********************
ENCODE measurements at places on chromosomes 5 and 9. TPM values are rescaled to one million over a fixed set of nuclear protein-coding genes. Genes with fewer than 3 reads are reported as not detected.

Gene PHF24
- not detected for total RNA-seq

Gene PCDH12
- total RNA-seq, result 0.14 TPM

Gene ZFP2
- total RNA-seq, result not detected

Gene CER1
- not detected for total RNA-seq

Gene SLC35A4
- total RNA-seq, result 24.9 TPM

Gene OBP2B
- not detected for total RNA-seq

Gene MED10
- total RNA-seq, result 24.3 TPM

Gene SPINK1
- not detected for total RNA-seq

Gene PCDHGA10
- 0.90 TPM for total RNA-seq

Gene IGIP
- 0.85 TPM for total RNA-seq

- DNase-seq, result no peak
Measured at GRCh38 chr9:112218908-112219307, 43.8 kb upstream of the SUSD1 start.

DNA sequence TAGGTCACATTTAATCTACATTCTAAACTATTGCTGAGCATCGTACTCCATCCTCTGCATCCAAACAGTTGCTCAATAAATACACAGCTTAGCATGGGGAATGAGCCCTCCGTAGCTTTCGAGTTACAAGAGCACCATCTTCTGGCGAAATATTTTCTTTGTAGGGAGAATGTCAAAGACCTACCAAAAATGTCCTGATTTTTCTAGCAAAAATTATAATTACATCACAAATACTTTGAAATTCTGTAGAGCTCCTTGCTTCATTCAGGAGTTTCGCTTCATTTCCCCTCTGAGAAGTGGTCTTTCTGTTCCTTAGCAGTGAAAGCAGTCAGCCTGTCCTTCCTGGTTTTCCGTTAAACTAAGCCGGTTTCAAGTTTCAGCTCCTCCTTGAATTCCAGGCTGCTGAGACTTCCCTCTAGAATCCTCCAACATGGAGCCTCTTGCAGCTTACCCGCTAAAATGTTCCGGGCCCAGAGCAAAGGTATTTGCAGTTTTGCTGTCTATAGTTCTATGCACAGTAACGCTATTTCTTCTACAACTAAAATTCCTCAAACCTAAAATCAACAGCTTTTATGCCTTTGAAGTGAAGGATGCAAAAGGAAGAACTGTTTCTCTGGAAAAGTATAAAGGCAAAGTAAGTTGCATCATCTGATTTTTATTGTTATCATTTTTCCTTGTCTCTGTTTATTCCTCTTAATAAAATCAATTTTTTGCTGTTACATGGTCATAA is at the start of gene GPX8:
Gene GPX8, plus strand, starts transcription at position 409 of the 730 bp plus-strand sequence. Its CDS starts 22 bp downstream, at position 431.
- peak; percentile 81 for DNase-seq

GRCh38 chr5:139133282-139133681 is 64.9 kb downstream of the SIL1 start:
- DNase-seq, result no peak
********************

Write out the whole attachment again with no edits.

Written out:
ENCODE measurements at places on chromosomes 5 and 9. TPM values are rescaled to one million over a fixed set of nuclear protein-coding genes. Genes with fewer than 3 reads are reported as not detected.

Gene PHF24
- not detected for total RNA-seq

Gene PCDH12
- total RNA-seq, result 0.14 TPM

Gene ZFP2
- total RNA-seq, result not detected

Gene CER1
- not detected for total RNA-seq

Gene SLC35A4
- total RNA-seq, result 24.9 TPM

Gene OBP2B
- not detected for total RNA-seq

Gene MED10
- total RNA-seq, result 24.3 TPM

Gene SPINK1
- not detected for total RNA-seq

Gene PCDHGA10
- 0.90 TPM for total RNA-seq

Gene IGIP
- 0.85 TPM for total RNA-seq

- DNase-seq, result no peak
Measured at GRCh38 chr9:112218908-112219307, 43.8 kb upstream of the SUSD1 start.

DNA sequence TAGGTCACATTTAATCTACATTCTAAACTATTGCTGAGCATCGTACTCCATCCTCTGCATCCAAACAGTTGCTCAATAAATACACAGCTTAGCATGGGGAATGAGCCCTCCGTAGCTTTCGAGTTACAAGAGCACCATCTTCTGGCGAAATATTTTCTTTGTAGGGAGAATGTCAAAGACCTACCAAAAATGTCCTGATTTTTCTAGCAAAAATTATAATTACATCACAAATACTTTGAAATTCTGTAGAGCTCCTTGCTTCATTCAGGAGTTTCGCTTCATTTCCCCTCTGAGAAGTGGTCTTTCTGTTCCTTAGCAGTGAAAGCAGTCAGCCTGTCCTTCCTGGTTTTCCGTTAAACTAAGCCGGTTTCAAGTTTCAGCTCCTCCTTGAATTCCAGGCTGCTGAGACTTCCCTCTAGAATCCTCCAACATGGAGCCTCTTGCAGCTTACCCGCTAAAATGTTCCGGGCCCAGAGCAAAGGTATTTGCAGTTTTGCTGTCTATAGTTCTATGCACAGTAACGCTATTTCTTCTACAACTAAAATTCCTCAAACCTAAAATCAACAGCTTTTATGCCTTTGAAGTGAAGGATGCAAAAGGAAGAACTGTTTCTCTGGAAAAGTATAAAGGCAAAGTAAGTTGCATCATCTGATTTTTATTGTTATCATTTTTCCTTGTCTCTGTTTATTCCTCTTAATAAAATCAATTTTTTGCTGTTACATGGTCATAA is at the start of gene GPX8:
Gene GPX8, plus strand, starts transcription at position 409 of the 730 bp plus-strand sequence. Its CDS starts 22 bp downstream, at position 431.
- peak; percentile 81 for DNase-seq

GRCh38 chr5:139133282-139133681 is 64.9 kb downstream of the SIL1 start:
- DNase-seq, result no peak